IRS Myth 10: The IRS Cannot Take Your House If It Is Your Homestead

IRS Property Seizures

While it is true that the IRS cannot one day put a lock on your residence and sell your house, they can take action to do just that. If a Revenue Officer is convinced that it is in the best interest of the government, he or she will request the Justice Department file a lawsuit in Federal District Court.

A common myth is that the IRS cannot take your house if it is your homestead. While homestead laws do offer some protections, it is important to understand that these protections are not absolute when it comes to federal tax debts.

Firstly, the IRS cannot immediately lock you out of your home and sell it without due process. However, if a Revenue Officer determines that seizing your home is necessary for collecting the tax debt, they can take steps to initiate this process. This begins with the IRS requesting the Justice Department (DOJ) to file a lawsuit in Federal District Court.

If the DOJ agrees to take on the case, they will seek a court order from a Federal Judge to authorize the seizure and sale of your personal residence at auction. Alongside this, the DOJ will secure a judgment to extend the Statute of Limitations on the debt by an additional 20 years, providing the government with an extended period to collect the owed amount.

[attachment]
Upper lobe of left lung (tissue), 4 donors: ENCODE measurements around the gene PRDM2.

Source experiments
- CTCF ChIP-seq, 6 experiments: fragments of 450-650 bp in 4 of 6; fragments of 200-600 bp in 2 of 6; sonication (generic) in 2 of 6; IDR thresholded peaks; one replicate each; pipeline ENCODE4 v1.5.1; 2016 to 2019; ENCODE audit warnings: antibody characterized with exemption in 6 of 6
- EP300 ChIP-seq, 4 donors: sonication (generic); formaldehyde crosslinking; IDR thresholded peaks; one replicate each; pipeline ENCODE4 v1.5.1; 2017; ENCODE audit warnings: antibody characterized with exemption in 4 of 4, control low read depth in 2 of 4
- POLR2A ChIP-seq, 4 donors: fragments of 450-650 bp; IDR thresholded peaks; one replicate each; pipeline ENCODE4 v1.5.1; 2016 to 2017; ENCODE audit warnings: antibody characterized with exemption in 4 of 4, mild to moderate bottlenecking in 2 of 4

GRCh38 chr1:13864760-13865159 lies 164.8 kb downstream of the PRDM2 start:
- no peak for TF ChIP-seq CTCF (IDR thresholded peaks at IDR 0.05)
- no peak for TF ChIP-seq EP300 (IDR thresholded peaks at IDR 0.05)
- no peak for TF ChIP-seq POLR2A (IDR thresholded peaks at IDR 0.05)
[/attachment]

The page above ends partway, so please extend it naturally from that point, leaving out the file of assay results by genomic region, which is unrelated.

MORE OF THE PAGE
Fortunately, such drastic actions are relatively rare. The IRS typically only considers home seizure after exhausting all other collection methods. This usually happens in cases where the tax debt is substantial, the 10-year Statute of Limitations is about to expire, and there is significant equity in the property.

While the outright seizure of homes is uncommon, it is very common for the IRS to place a lien on your property. An IRS lien ensures that the government will collect the owed taxes if you decide to sell or refinance your home. This lien remains in place until the debt is fully paid or settled.

In conclusion, although the IRS taking your house is a rare occurrence, it is not impossible. The myth that your primary residence status completely protects your home from the IRS is just that—a myth. The IRS has legal means to enforce tax collection, including property liens and, in extreme cases, seizing and selling homes through a court-ordered process.

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